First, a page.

About this Research Topic
The immunological community has, in fact, an excellent track record of conducting worldwide cooperative efforts on nomenclature issues. Remarkable examples of these include the establishment of the nomenclature for antigen receptor (IG and TR) genes, cytokines and chemokines and their receptors, as well as allergens, cell types and of the CD nomenclature for monoclonal antibodies.
With the many achievements reached in the past 40 years, there is a wealth of experience to draw upon, especially within the sub-committees of the Nomenclature Committee of the International Union of Immunological Societies (IUIS; www.iuisonline.org). The IUIS Nomenclature Committee is fostering nomenclature efforts by providing a platform that currently includes the activities of altogether 11 nomenclature subcommittees (Nomenclature Committee)
With the present Research Topic, we aim to highlight the need to address controversies and to stress the importance of nomenclature based on consensus within the immunology community. This Research Topic welcomes the submission of Original Research articles, Reviews, Mini-Reviews, Classification and Perspective articles that can provide a (historical) overview, challenge current standards, raise a new/potential issue, and propose new standards, on the following aspects of nomenclature in the immune system:
1. Genes – including, but not restricted to, families of genes or complex loci with important functions in the immune system, such as antigen receptors (IG/TR genes) and HLA/MHC.
2. Proteins including post-translational modifications – including, but not restricted to, families of antigen and pattern recognition receptors, activation/inhibition receptors, cytokines, chemokines and their receptors, and signaling molecules (kinases, phosphatases) and transcription factors involved in regulating lymphocytes and innate immune cells.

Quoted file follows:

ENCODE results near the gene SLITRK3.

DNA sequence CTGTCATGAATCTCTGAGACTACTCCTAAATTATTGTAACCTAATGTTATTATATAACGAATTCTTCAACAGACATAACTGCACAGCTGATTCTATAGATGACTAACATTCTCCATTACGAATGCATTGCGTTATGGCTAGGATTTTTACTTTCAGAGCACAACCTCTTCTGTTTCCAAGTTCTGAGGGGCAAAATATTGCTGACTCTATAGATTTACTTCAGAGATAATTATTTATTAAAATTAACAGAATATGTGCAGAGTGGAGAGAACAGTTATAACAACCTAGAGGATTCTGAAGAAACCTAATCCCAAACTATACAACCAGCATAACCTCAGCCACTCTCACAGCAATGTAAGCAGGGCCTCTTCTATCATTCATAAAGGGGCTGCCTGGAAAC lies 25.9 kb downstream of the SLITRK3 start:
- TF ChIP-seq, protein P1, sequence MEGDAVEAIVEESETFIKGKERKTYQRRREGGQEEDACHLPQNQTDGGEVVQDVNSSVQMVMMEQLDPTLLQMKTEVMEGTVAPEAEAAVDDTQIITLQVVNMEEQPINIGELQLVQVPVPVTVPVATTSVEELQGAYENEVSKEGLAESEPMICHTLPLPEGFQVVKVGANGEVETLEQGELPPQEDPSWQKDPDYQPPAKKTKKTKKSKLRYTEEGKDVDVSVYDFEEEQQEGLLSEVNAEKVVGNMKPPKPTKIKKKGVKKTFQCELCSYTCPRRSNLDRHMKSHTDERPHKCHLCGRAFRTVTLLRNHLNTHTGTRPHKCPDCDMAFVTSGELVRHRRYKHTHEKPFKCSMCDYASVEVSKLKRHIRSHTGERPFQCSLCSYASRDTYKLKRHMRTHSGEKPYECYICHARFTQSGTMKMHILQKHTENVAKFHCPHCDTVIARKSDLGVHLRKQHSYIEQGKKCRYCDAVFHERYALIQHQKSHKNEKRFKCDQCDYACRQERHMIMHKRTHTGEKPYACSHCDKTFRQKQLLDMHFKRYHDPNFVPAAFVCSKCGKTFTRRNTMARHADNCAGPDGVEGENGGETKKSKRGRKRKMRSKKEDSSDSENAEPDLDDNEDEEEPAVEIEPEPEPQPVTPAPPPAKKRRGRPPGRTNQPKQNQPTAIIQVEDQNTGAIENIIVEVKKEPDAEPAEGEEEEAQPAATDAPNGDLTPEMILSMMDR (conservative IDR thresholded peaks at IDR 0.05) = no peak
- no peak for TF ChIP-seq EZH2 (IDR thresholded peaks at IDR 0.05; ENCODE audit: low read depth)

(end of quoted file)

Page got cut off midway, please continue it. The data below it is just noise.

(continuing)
3. Cells – including cells of the myeloid and lymphoid lineages, as well as non-haematopoietic mesenchymal stem cells and fibroblasts with defined functions in the immune response.
4. Allergens – including, but not limited to, food and aero-allergens, venoms, and medication.
5. Biological reagents – including but not limited to recombinant proteins, monoclonal antibodies and small molecule inhibitors of protein function.
Articles published within this Research Topic may include suggestions of nomenclature. However, this does not imply that the suggested nomenclature has been approved by the IUIS Nomenclature Committee (http://www.iuisonline.org/index). A nomenclature can be labelled as approved by the IUIS Nomenclature Committee only following official approval by the IUIS Nomenclature Committee. Any questions regarding an official approval of a nomenclature should be directed to the IUIS Nomenclature Chair or the relevant Subcommittee Chair.
We acknowledge the initiation and support of this Research Topic by the International Union of Immunological Societies (IUIS). A/Prof. Menno van Zelm currently serves as the chairman for the IUIS Nomenclature Committee; Prof. Pablo Engel is the chair of the IUIS CD Nomenclature Sub-Committee; Prof. Loems Ziegler-Heitbrock is the chair of the IUIS Monocytes and Dendritic Cells in Blood Sub-Committee; Asst. Prof. Sanny Chan is a member of the WHO / IUIS Allergen Nomenclature Sub-Committee and A/Prof. Andrew Collins is co-chair of the Germline Gene Database (GLDB) Working Group of the Adaptive Immune Receptor Repertoire community (AIRR-C) and chair of the Inferred Allele Review Committee (IARC).
Keywords: immunology, gene, protein, antibody, allergen, society affiliation RT
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